The ART of rationing--the need for a new approach to rationing health interventions


Kenyon, C; Skordis, J; Boulle, A; Pillay, K; (2003) The ART of rationing--the need for a new approach to rationing health interventions. South African Medical Journal, 93 (1). pp. 56-60. ISSN 0256-9574

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Abstract

A key element in dealing with HIV/AIDS in South Africa depends on the resolution of the antiretroviral therapy (ART) paradox: while a universal First-World-style ART programme is unaffordable, a rationed treatment programme that includes ART is not only affordable but also vital for basic human rights reasons, to enhance prevention efforts and to keep the fabric of society together. Our recent paper on ART demonstrated how such a rationed programme would be both affordable and highly cost-effective. Traditional rationing mechanisms are unable to provide sufficient guidance as to how to go about this novel form of rationing. An alternative rationing mechanism is therefore proposed which seeks to balance ART in terms of three primary dimensions: total resource allocation to treatment, design of the treatment intervention, and setting targets on numbers to treat. Two secondary dimensions, related to total HIV and social spending, deserve equal attention. The current global context that precipitates and exacerbates the parallel contouring of disease burden and poverty should be constantly challenged.

Item Type: Article
Keywords: Anti-HIV Agents/economics/*therapeutic use, Antiretroviral Therapy, Highly Active/economics/*utilization, Attitude to Health, Community Health Planning/economics/methods, Cost-Benefit Analysis, Decision Making, Organizational, Developing Countries, Health Care Rationing/economics/*methods, Health Priorities, Human, National Health Programs/organization & administration, Patient Rights, *Public Health Practice, Social Values, South Africa, World Health, Anti-HIV Agents, economics, therapeutic use, Antiretroviral Therapy, Highly Active, economics, utilization, Attitude to Health, Community Health Planning, economics, methods, Cost-Benefit Analysis, Decision Making, Organizational, Developing Countries, Health Care Rationing, economics, methods, Health Priorities, Humans, National Health Programs, organization & administration, Patient Rights, Public Health Practice, Social Values, South Africa, World Health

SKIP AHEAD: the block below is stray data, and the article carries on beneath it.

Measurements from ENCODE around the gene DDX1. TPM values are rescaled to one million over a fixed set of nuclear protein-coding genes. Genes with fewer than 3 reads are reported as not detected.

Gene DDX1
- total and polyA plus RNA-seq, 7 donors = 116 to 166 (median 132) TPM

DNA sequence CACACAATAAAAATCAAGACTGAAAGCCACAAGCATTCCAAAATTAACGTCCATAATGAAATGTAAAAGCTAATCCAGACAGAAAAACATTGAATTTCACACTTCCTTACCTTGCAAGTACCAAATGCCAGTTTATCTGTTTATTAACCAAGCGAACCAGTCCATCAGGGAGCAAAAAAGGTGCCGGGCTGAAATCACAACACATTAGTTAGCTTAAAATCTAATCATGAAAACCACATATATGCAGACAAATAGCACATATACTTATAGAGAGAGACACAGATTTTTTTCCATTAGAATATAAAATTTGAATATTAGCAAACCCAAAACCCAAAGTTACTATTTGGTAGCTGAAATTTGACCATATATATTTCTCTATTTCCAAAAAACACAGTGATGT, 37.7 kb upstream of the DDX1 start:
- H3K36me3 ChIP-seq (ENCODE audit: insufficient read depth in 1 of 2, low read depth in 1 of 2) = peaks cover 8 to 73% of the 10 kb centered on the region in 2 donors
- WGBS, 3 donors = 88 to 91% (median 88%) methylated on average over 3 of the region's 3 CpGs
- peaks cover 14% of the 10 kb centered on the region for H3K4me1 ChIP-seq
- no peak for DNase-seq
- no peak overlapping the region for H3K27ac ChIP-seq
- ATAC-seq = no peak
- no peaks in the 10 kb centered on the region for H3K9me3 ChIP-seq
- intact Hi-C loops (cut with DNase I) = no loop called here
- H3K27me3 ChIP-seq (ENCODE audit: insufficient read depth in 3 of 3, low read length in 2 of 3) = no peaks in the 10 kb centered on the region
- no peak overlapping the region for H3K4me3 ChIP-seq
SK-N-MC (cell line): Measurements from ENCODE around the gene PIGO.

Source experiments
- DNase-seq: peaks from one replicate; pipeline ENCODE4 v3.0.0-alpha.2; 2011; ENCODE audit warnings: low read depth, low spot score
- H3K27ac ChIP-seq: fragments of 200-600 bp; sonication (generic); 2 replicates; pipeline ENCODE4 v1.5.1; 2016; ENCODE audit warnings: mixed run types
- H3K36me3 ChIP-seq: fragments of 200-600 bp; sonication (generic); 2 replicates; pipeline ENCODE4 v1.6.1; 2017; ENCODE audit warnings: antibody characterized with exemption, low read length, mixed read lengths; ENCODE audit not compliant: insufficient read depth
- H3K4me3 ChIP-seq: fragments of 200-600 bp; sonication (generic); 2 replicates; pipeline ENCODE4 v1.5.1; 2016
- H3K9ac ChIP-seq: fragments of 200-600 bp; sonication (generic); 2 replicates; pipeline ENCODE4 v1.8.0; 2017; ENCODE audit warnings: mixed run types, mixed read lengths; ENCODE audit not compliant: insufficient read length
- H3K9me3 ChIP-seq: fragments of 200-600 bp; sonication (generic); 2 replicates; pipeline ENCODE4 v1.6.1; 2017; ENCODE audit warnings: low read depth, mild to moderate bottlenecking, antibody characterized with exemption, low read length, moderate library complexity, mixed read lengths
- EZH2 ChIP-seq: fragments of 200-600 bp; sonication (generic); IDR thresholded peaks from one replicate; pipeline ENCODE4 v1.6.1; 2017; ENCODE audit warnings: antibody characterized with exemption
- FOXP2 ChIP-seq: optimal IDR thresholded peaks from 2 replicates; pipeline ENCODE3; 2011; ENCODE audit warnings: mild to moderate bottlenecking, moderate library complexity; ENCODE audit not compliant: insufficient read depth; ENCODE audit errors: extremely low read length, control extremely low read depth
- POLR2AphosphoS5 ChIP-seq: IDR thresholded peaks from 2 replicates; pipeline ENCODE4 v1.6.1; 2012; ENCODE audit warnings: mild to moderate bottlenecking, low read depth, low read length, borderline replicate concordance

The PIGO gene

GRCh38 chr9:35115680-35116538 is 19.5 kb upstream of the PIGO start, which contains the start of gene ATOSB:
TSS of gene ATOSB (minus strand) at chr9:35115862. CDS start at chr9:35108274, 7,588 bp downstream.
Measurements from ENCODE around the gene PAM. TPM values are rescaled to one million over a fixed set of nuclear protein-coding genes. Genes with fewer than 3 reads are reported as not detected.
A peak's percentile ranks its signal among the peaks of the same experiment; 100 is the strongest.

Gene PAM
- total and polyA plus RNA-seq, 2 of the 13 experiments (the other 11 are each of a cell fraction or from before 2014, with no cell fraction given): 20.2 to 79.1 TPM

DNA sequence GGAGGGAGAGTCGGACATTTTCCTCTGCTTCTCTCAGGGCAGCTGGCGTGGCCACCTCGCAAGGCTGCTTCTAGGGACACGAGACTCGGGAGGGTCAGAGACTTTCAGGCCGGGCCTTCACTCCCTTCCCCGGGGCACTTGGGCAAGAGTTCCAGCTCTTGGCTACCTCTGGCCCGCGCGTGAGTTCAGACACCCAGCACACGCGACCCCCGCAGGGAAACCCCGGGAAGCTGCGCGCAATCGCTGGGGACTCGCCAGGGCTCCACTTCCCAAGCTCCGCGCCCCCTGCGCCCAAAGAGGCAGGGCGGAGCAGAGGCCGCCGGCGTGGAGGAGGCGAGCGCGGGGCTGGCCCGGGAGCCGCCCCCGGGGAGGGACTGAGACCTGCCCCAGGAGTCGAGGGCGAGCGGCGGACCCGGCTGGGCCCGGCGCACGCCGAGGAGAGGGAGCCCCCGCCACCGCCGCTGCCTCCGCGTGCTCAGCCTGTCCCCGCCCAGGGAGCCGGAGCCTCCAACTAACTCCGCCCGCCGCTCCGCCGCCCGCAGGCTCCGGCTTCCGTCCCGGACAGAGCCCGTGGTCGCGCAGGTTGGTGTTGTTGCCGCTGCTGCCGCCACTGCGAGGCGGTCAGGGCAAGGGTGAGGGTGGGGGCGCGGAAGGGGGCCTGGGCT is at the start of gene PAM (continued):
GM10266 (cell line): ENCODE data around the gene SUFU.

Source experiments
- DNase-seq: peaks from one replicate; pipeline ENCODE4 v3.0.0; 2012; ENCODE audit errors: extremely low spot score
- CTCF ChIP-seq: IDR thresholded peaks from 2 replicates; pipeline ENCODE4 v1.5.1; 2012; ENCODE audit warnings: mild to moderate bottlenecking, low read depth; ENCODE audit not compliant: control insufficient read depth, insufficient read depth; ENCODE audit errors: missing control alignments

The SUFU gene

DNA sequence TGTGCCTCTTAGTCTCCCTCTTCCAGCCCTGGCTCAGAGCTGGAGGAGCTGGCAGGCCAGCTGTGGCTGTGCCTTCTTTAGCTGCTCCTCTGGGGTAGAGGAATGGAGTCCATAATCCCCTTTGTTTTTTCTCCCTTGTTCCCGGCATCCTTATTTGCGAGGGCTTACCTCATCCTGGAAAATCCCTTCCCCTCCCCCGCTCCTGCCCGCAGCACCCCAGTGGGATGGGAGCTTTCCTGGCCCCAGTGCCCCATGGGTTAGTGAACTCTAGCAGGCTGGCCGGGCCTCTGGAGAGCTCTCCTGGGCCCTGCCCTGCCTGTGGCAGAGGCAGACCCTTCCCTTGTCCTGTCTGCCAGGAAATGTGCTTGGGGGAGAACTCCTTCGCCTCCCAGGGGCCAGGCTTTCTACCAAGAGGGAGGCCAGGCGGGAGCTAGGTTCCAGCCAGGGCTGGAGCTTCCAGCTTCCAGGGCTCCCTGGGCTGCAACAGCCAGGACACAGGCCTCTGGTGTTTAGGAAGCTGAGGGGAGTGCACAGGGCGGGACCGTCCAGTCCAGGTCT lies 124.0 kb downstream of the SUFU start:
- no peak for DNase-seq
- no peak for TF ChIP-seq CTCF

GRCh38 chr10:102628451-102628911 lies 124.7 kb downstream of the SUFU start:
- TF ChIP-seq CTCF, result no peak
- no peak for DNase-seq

Faculty and Department: Faculty of Public Health and Policy > Dept of Global Health and Development
PubMed ID: 12564334
Web of Science ID: 180615100028
URI: http://researchonline.lshtm.ac.uk/id/eprint/11151

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